So today I’ll be ruminating on the meanings of the words respect, judgment and tolerance, and tomorrow I’ll comment on what I see as keys to representing ourselves and our views publicly.
So how do we respect a person with whom we disagree fundamentally on important issues? First, we don’t confuse respect with obsequiousness. Finding common ground is important, but faking it doesn’t help anyone.
Acknowledging a disagreement where one exists is not a failure to respect the other party. If I say, “I don’t believe Joseph Smith received true divine communiqués,” this is a crucial statement of fact. We have to agree to disagree on the portions of our beliefs that are inherently incompatible. Otherwise we’re just lying, which demeans our own faith and that of others.
Vegetarians often have to rub elbows with the burger-eating crowd, and sometimes there’s discomfort on all sides. Should I avoid the Big Mac even lacking any conviction about meat, all in the name of sensitivity? Maybe, but if I’m a carnivore, the one thing I can’t do is say things like, “I wish I could do that; it’s so admirable.” Pretending to cede moral high ground isn’t respectful: it’s dishonest. I can even continue to order my salad with chicken as long as I don’t rub it in anyone’s face. Here’s where tolerance comes in.
We can put up with each other with equanimity if we keep reminding ourselves that people who disagree with us aren’t [always] stupid. Even if it turns out I’m right about something, recalling that an opposing position can still be reasoned, and reasonable, allows me to be clear on my point without derogating another.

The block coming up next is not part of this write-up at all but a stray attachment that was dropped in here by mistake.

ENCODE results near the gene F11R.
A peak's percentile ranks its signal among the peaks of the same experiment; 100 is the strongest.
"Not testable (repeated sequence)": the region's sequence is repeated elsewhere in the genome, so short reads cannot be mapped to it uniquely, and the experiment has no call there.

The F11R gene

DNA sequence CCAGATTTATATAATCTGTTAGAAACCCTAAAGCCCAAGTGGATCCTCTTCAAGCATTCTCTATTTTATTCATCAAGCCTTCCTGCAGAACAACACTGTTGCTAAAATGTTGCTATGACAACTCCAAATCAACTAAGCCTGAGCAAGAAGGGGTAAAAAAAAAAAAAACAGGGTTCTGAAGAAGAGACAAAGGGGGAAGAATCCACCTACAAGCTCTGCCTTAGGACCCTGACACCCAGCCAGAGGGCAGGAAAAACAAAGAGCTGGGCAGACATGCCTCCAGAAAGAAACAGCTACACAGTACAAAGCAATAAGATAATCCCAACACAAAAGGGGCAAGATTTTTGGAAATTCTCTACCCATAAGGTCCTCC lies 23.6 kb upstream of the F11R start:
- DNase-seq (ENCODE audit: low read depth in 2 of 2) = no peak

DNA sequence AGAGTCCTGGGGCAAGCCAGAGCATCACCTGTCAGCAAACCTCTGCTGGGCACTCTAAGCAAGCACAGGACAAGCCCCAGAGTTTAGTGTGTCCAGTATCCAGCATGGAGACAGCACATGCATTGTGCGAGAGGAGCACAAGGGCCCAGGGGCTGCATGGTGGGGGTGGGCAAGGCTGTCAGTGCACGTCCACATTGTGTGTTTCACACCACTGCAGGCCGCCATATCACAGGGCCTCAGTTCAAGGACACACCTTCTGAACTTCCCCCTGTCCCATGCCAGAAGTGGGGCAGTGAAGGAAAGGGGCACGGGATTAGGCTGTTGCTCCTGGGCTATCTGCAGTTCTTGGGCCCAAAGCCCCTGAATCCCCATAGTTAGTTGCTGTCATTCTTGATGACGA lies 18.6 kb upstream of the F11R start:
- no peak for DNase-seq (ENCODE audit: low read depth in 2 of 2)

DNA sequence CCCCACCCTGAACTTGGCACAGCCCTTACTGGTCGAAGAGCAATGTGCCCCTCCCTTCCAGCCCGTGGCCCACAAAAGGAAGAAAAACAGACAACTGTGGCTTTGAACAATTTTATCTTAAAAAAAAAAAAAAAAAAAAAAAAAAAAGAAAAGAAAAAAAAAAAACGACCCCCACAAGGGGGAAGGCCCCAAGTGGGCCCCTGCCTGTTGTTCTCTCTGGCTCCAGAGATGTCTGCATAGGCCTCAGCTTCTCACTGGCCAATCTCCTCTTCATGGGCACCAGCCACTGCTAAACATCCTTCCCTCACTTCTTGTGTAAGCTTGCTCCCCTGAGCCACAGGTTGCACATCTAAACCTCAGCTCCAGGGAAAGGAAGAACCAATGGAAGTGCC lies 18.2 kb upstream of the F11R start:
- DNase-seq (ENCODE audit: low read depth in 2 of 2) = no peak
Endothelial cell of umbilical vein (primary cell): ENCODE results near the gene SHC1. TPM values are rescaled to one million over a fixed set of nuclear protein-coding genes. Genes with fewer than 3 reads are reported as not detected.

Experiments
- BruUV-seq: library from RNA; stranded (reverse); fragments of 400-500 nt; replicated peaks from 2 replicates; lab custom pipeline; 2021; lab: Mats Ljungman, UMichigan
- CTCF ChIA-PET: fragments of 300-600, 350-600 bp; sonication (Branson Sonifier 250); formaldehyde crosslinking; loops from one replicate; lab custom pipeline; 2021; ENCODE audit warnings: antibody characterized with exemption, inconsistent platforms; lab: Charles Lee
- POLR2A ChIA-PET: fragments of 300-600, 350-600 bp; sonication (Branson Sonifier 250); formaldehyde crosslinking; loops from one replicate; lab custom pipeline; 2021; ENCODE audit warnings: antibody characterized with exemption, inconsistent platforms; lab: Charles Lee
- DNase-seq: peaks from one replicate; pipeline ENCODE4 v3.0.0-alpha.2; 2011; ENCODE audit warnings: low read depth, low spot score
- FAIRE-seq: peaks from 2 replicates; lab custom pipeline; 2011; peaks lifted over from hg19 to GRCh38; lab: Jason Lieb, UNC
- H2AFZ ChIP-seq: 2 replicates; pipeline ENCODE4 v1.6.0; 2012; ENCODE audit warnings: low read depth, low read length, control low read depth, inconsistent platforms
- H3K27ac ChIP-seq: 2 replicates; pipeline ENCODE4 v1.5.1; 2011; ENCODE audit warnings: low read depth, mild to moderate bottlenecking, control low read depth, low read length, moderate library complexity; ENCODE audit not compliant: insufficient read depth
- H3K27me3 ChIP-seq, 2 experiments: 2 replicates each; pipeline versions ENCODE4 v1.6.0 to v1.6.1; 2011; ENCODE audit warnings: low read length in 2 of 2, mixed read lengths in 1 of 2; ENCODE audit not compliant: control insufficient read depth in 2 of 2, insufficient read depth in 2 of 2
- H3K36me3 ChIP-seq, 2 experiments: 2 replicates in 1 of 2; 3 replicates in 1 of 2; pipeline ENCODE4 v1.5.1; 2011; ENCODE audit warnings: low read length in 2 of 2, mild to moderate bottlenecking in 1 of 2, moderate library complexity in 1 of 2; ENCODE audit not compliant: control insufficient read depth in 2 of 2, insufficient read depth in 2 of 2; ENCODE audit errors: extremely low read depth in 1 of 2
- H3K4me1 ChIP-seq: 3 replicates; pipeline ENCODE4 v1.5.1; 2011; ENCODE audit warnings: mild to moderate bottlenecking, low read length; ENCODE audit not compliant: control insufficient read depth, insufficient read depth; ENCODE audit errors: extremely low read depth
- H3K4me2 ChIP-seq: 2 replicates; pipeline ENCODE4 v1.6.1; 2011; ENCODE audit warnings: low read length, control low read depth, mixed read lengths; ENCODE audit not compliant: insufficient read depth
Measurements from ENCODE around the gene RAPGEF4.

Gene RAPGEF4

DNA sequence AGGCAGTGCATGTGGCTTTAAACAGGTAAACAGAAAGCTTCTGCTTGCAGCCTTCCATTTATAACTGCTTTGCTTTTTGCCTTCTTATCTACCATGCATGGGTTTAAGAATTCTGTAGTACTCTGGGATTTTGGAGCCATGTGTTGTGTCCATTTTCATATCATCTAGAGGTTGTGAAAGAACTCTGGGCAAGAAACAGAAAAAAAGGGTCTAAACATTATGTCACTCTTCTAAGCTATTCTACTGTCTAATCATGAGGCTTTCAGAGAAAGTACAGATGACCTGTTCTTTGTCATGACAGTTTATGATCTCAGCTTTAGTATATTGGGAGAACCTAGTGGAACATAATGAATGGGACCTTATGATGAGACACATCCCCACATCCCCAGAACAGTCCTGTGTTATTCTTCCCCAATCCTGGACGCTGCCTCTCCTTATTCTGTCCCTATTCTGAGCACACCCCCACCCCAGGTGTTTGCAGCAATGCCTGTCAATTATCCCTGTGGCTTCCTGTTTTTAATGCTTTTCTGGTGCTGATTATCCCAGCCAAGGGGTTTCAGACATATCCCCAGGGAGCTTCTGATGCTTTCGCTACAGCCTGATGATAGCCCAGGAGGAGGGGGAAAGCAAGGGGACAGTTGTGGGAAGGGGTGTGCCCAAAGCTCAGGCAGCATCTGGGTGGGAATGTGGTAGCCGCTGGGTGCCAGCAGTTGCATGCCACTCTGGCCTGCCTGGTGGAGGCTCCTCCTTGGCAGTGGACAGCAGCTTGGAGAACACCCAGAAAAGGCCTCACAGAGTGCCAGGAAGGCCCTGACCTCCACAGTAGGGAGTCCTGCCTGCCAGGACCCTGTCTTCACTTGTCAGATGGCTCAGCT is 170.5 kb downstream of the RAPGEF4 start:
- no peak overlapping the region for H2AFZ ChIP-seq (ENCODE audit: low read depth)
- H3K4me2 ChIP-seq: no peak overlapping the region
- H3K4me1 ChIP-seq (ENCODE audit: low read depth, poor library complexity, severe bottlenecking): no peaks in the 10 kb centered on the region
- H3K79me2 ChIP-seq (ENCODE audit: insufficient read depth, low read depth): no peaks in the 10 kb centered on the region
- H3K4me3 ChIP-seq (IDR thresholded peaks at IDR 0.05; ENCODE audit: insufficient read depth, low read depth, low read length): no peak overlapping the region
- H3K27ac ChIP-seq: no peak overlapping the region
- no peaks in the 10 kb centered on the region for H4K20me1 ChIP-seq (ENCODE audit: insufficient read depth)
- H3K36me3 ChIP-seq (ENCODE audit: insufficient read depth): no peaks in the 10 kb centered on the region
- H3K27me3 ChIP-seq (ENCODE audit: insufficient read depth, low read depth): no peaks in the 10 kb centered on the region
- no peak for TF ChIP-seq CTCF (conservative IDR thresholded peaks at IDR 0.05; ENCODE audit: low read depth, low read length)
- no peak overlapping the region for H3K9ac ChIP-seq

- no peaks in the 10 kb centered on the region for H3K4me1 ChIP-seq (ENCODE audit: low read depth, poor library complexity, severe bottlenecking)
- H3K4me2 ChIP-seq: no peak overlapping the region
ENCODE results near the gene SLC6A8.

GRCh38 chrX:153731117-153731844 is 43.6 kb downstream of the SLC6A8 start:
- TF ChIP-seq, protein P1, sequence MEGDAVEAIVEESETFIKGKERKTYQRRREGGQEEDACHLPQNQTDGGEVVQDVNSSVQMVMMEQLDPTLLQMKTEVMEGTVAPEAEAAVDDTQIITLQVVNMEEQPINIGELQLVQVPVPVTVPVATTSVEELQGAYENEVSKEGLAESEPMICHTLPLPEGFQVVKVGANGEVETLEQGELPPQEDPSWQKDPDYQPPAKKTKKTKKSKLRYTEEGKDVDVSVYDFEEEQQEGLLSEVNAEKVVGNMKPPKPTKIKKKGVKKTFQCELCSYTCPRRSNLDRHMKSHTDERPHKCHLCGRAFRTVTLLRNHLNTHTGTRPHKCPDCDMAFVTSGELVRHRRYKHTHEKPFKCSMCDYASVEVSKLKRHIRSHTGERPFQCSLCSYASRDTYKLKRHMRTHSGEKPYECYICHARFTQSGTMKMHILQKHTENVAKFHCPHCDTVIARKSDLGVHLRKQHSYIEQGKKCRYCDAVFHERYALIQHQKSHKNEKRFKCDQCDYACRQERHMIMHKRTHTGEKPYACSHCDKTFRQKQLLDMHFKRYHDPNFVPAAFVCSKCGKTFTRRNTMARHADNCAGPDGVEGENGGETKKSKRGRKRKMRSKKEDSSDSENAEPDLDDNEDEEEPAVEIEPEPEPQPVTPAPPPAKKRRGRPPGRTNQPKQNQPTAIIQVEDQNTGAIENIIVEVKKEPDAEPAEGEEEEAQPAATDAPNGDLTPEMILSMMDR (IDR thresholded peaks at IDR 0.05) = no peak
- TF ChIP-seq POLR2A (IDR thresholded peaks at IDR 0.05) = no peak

I’ll wrap up with a word on judgment. Biblically, judgment has various meanings and it’s important to know them and differentiate. First, there’s the punishment kind, like with fire at the end of the world. Unless we’re actually on the bench somewhere, we don’t do this, the sentencing kind of judgment.
But often the other kinds are confused, and then lumped into a big No pile. Condemning someone for their missteps or even their liberties, when done from a position of pride or self-righteousness, is hypocrisy. This is the point of Matthew 7:1 (Judge not, lest ye be judged), which is often thrown back in the faces of Christians to trap them in supposed intolerance.
But Matthew continues in that passage, and after describing hypocrisy, he goes on to clarify proper judgment. (Really! It exists!) The truth is, everyone is making judgments all the time, which is why relativism as a philosophy is so logically untenable. Basically, if you can stand in front of a roller coaster and check whether you meet the height requirement to ride, you can see how judgment that is an assessment (Bible says don’t do xyz; I did xyz. Fail.) is an intellectual exercise that we can and must engage in. Tuck it neatly into the envelopes of respect and tolerance and this kind of judgment can serve you well.
I'll post some simple rules of engagement tomorrow. For now, these webpages have more in-depth treatments of the Biblical uses of the word judgment. Look here and here.